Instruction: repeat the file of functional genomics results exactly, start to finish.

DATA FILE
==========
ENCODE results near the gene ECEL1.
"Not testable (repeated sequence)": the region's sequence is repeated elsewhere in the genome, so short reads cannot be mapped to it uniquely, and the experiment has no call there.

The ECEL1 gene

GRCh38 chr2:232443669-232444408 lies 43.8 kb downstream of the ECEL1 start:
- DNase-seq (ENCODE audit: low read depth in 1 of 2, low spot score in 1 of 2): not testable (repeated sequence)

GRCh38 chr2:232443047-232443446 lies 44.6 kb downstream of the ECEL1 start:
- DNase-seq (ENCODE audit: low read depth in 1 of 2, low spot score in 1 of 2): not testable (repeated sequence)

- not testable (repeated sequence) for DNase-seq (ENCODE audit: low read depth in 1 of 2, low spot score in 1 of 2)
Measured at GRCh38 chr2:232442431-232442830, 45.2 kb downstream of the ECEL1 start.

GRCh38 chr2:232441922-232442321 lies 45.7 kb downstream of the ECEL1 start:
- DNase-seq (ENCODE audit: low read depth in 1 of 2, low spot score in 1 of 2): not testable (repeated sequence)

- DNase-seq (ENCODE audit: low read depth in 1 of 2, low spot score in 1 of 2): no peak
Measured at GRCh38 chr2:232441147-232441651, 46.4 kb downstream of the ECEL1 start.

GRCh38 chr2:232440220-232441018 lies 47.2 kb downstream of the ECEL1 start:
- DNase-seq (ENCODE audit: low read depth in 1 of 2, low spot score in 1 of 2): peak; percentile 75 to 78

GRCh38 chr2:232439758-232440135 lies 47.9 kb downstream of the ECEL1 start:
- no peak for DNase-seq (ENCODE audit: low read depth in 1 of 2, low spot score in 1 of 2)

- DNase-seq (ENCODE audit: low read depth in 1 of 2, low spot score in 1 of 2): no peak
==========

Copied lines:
ENCODE results near the gene ECEL1.
"Not testable (repeated sequence)": the region's sequence is repeated elsewhere in the genome, so short reads cannot be mapped to it uniquely, and the experiment has no call there.

The ECEL1 gene

GRCh38 chr2:232443669-232444408 lies 43.8 kb downstream of the ECEL1 start:
- DNase-seq (ENCODE audit: low read depth in 1 of 2, low spot score in 1 of 2): not testable (repeated sequence)

GRCh38 chr2:232443047-232443446 lies 44.6 kb downstream of the ECEL1 start:
- DNase-seq (ENCODE audit: low read depth in 1 of 2, low spot score in 1 of 2): not testable (repeated sequence)

- not testable (repeated sequence) for DNase-seq (ENCODE audit: low read depth in 1 of 2, low spot score in 1 of 2)
Measured at GRCh38 chr2:232442431-232442830, 45.2 kb downstream of the ECEL1 start.

GRCh38 chr2:232441922-232442321 lies 45.7 kb downstream of the ECEL1 start:
- DNase-seq (ENCODE audit: low read depth in 1 of 2, low spot score in 1 of 2): not testable (repeated sequence)

- DNase-seq (ENCODE audit: low read depth in 1 of 2, low spot score in 1 of 2): no peak
Measured at GRCh38 chr2:232441147-232441651, 46.4 kb downstream of the ECEL1 start.

GRCh38 chr2:232440220-232441018 lies 47.2 kb downstream of the ECEL1 start:
- DNase-seq (ENCODE audit: low read depth in 1 of 2, low spot score in 1 of 2): peak; percentile 75 to 78

GRCh38 chr2:232439758-232440135 lies 47.9 kb downstream of the ECEL1 start:
- no peak for DNase-seq (ENCODE audit: low read depth in 1 of 2, low spot score in 1 of 2)

- DNase-seq (ENCODE audit: low read depth in 1 of 2, low spot score in 1 of 2): no peak